Surviving changing climate conditions is particularly difficult for organisms such as insects that depend on environmental temperature to regulate their physiological functions. Insects are extremely threatened by global warming, since many do not have enough physiological tolerance even to survive continuous exposure to the current maximum temperatures experienced in their habitats. Here, we review literature on the physiological mechanisms that regulate responses to heat and provide heat tolerance in insects: (i) neuronal mechanisms to detect and respond to heat; (ii) metabolic responses to heat; (iii) thermoregulation; (iv) stress responses to tolerate heat; and (v) hormones that coordinate developmental and behavioural responses at warm temperatures. Our review shows that, apart from the stress response mediated by heat shock proteins, the physiological mechanisms of heat tolerance in insects remain poorly studied. Based on life-history theory, we discuss the costs of heat tolerance and the potential evolutionary mechanisms driving insect adaptations to high temperatures. Some insects may deal with ongoing global warming by the joint action of phenotypic plasticity and genetic adaptation. Plastic responses are limited and may not be by themselves enough to withstand ongoing warming trends. Although the evidence is still scarce and deserves further research in different insect taxa, genetic adaptation to high temperatures may result from rapid evolution. Finally, we emphasize the importance of incorporating physiological information for modelling species distributions and ecological interactions under global warming scenarios. This review identifies several open questions to improve our understanding of how insects respond physiologically to heat and the evolutionary and ecological consequences of those responses. Further lines of research are suggested at the species, order and class levels, with experimental and analytical approaches such as artificial selection, quantitative genetics and comparative analyses.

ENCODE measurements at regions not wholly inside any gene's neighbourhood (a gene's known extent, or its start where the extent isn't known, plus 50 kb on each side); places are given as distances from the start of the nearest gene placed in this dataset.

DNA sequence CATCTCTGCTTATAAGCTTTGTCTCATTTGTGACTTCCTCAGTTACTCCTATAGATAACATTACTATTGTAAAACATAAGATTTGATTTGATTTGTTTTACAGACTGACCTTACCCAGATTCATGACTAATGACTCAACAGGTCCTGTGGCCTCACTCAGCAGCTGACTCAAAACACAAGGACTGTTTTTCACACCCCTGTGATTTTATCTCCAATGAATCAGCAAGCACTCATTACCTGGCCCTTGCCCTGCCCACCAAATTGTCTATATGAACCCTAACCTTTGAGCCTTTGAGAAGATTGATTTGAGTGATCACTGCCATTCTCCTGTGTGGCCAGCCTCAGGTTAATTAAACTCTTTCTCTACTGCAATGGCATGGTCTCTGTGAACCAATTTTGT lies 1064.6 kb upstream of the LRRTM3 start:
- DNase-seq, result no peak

Keywords: acclimation; adaptation; climate change; distribution; ecological interactions; extreme temperatures; heat tolerance; physiology.
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